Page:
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I have the current code:

<div class="submenu" id="submenu0">
    <ul class="root" id="root0">
        <li class="line_element line0"><a><img src="images/lifevl13.jpg" style="padding-left: 5px; width:20px; height:20px;" />Video</a></li>
        <li class="line_element line0" id="line_element0"><a><img src="images/lifevl12.jpg" style="padding-left: 5px; width:20px; height:20px;" />Ebook</a></li>
        <li class="line_element line0" id="line_element0"><a><img src="images/lifevl3.jpg" style="padding-left: 5px; width:20px; height:20px;" />Music/Audio</a></li>
        <li class="line_element line0" id="line_element0"><a><img src="images/lifevl2.jpg" style="padding-left: 5px; width:20px; height:20px;" />Email</a></li>
        <li class="line_element line0" id="line_element0"><a><img src="images/lifevl4.jpg" style="padding-left: 5px; width:20px; height:20px;" />Mail</a></li>
    </ul>
</div>

I dynamically clone the above and place it in another part of the page which is also dynamically created. What I want is for the line0 part to change to line1, line2 etc. as new elements are added, that way I can track them.

My add button event handler typically performs this action, but for some reason I can't seem to get it to work on each individual 'li' element. I would post my jquery, but it's a whole lot of code so unless you request it I won't provide it here.

Edit: (Ok here's parts of the jquery)

    var numOfParts = ($('.gig_parts').length);
    $('.root.line_element:last').attr('id', 'line_element'+numOfParts);

The 'numOfParts' variable keeps track of the 'fieldsets' which are dynamically created and tacks it onto the end of my id's, I understand this isn't a good way of doing this, but trust me, I'm too far into change it now, perhaps in a later redesign. I'm still rather new to all this.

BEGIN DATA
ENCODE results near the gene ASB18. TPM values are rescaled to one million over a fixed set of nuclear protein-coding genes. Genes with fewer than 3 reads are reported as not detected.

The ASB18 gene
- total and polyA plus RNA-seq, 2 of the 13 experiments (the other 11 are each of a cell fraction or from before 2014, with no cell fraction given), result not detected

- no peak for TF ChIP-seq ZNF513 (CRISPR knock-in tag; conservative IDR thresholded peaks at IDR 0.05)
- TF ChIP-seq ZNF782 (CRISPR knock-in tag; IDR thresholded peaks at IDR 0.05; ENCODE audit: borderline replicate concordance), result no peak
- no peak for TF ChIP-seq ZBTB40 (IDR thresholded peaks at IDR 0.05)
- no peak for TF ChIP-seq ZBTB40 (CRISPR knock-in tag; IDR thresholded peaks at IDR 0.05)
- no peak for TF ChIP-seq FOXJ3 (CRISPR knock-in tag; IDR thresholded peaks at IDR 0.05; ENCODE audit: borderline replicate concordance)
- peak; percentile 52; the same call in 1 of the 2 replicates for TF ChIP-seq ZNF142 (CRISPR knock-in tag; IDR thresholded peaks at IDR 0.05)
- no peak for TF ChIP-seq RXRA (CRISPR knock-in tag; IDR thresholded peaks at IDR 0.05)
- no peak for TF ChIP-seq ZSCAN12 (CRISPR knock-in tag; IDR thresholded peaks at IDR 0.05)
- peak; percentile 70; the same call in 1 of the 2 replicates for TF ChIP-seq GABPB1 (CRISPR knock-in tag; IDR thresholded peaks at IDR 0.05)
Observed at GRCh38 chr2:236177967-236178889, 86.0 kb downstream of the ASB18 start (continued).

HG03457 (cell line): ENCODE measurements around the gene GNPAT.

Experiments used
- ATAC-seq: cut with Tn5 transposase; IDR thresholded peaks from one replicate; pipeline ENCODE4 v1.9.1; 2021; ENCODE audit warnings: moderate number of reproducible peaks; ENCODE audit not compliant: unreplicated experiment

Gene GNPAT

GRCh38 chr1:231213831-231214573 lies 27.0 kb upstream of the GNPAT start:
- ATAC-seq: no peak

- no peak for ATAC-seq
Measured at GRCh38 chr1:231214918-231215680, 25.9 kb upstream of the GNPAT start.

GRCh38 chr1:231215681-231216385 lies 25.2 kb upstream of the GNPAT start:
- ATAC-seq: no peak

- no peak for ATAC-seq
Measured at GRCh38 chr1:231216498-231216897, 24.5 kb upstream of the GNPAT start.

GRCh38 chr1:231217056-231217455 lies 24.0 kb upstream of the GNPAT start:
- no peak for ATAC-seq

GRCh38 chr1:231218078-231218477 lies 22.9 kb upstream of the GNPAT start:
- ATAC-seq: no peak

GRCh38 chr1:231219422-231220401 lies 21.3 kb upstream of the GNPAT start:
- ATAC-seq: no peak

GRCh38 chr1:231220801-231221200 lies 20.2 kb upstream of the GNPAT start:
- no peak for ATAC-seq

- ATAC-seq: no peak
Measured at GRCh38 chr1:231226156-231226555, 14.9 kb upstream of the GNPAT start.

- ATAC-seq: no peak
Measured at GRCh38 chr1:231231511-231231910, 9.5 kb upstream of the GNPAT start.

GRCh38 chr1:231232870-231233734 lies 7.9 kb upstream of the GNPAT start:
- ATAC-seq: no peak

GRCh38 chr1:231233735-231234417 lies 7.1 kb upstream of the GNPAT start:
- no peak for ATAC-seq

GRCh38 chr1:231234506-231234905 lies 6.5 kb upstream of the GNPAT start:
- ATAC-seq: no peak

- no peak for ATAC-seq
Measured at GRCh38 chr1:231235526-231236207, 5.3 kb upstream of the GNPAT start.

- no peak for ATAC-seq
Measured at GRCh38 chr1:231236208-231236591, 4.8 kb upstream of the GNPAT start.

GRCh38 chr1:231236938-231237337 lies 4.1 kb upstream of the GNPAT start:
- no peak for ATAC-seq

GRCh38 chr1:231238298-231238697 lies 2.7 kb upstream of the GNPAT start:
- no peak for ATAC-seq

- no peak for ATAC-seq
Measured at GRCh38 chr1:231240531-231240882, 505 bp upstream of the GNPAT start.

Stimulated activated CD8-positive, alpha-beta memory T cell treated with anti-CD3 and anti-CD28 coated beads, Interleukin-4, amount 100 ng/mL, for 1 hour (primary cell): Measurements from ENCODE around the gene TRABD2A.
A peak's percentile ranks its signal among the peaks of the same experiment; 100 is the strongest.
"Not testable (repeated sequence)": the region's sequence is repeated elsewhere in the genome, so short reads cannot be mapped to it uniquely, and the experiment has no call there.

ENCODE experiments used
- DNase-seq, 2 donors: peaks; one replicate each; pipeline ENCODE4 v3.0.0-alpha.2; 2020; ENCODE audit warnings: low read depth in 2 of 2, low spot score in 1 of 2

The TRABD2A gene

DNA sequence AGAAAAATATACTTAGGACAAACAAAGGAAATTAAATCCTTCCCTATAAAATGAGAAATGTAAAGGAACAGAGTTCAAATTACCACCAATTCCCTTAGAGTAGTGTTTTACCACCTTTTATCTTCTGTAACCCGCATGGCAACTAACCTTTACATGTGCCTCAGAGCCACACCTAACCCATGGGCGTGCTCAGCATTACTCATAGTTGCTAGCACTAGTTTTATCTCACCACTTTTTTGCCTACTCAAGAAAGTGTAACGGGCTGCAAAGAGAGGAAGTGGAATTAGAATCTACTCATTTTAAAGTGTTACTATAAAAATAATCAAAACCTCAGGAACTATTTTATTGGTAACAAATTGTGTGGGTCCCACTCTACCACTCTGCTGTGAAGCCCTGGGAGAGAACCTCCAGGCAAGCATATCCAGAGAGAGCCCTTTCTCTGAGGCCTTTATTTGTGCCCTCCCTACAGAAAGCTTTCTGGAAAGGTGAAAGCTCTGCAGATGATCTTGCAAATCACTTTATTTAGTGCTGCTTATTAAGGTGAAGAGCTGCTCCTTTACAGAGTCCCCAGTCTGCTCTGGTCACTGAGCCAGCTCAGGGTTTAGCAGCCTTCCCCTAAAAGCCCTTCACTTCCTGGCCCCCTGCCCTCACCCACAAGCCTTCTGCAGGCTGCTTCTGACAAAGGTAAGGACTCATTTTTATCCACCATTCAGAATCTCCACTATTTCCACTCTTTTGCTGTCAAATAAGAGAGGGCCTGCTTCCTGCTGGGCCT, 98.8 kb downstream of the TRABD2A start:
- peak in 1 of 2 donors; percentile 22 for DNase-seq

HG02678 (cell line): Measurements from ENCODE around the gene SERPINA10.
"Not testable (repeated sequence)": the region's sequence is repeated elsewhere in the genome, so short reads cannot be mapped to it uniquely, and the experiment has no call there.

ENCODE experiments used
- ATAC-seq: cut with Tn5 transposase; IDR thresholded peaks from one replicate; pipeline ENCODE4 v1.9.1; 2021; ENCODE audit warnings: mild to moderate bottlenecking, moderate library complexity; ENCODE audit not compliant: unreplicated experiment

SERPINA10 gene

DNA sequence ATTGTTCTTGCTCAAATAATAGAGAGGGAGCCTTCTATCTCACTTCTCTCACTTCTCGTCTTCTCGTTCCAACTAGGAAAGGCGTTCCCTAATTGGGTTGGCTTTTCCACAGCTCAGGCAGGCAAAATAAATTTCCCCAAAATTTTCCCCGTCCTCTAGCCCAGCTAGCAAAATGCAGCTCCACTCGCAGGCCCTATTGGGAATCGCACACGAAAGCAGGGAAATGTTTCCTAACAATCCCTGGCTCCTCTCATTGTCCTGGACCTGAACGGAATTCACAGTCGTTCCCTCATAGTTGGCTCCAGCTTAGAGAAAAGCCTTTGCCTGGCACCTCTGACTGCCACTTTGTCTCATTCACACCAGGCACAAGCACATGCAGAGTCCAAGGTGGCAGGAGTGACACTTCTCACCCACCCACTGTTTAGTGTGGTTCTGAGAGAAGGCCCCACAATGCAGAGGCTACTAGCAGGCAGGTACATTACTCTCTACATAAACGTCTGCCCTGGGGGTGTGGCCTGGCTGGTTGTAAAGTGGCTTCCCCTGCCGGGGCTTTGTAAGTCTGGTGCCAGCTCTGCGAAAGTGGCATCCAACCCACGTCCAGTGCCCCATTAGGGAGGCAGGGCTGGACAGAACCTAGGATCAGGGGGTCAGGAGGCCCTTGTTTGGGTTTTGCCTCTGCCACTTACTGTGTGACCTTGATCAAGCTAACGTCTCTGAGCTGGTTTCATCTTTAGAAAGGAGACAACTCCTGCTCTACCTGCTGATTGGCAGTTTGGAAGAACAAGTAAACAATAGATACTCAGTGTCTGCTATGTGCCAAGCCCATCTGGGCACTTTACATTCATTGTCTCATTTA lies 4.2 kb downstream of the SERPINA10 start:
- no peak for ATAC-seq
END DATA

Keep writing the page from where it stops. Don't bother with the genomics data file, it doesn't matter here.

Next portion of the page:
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Step one : make your jquery short enough while demonstrating the problem. Step two : post it. –  dystroy Jan 9 '13 at 11:19
1  
Incremental id and class attributes are always a bad idea - no exceptions. It quickly turns into a descending circle of maintenance hell. A better solution is to use a shared class and traverse within a known parent element to find what you need. –  Rory McCrossan Jan 9 '13 at 11:19
    
Can you provide an example? I have used incremental ids, classes, and names, because on this form inparticular I submit multiple parts at one time and need something to identify them by in the post and files array. Also, why the hell do I have a -2 for a rating already? –  Brian Allan West Jan 9 '13 at 11:25
    
+1 from me. The -1 police cut new posters no slack whatsoever. –  Nick Jan 9 '13 at 12:28
    
+1 also, your $('.gig_parts'). does not match your example markup, but we can see what you have intended here, back to no -2 :) –  Mark Schultheiss Jan 9 '13 at 13:22
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2 Answers

up vote 1 down vote accepted

My approach to a similar situation has historically been to eschew clone and to create the elements from scratch each time, either (1) with jQuery or (2) with a document fragment. That way, you can control the id and class with less fuss.

As it says in the jQuery documentation:

Note: Using .clone() has the side-effect of producing elements with duplicate id attributes, which are supposed to be unique. Where possible, it is recommended to avoid cloning elements with this attribute or using class attributes as identifiers instead.

That said, you may like to look at this post for some further commentary. This and this may also be of interest.